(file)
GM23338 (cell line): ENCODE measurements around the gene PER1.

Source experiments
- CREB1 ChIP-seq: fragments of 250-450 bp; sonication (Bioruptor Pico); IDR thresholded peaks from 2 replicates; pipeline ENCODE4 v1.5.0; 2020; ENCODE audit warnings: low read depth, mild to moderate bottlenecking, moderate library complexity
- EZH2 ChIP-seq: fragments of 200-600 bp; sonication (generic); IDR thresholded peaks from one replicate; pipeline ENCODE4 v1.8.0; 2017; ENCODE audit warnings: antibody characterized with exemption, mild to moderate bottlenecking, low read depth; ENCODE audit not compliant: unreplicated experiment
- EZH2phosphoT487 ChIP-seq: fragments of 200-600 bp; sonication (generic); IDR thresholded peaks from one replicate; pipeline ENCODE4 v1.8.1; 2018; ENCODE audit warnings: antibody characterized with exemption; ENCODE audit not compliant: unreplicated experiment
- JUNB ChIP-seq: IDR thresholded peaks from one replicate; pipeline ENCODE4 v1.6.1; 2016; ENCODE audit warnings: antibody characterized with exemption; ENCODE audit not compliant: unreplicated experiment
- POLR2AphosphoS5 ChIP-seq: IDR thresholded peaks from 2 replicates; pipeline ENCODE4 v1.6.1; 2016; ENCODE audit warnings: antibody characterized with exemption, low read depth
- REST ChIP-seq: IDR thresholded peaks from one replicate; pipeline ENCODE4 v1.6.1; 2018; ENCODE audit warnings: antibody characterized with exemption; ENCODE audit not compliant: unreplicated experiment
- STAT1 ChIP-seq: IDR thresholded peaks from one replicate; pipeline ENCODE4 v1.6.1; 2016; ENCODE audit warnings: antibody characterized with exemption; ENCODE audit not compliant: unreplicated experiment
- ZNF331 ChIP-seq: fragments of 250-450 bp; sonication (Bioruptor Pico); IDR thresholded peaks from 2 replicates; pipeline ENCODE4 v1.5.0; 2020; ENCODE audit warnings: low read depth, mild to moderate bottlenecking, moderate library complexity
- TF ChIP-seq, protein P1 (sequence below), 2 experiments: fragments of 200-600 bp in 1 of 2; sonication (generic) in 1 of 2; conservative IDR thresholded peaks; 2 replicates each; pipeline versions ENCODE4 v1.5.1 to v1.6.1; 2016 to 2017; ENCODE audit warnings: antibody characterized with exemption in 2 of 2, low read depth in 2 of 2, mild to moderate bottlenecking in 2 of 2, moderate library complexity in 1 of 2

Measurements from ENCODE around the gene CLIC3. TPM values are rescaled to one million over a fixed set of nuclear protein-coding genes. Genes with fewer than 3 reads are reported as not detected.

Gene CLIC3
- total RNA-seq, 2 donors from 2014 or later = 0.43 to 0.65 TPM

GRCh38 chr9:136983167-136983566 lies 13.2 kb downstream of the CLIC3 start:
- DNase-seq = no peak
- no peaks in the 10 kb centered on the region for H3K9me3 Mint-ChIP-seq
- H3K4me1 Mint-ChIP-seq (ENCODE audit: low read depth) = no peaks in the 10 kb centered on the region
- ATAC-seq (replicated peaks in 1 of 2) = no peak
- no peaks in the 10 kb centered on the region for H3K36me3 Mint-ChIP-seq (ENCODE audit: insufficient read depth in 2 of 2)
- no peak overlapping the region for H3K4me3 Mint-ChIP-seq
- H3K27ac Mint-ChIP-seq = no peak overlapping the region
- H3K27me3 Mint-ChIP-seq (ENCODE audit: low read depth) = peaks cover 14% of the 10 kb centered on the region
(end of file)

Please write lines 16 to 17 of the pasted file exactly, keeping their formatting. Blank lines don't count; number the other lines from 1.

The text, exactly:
- DNase-seq = no peak
- no peaks in the 10 kb centered on the region for H3K9me3 Mint-ChIP-seq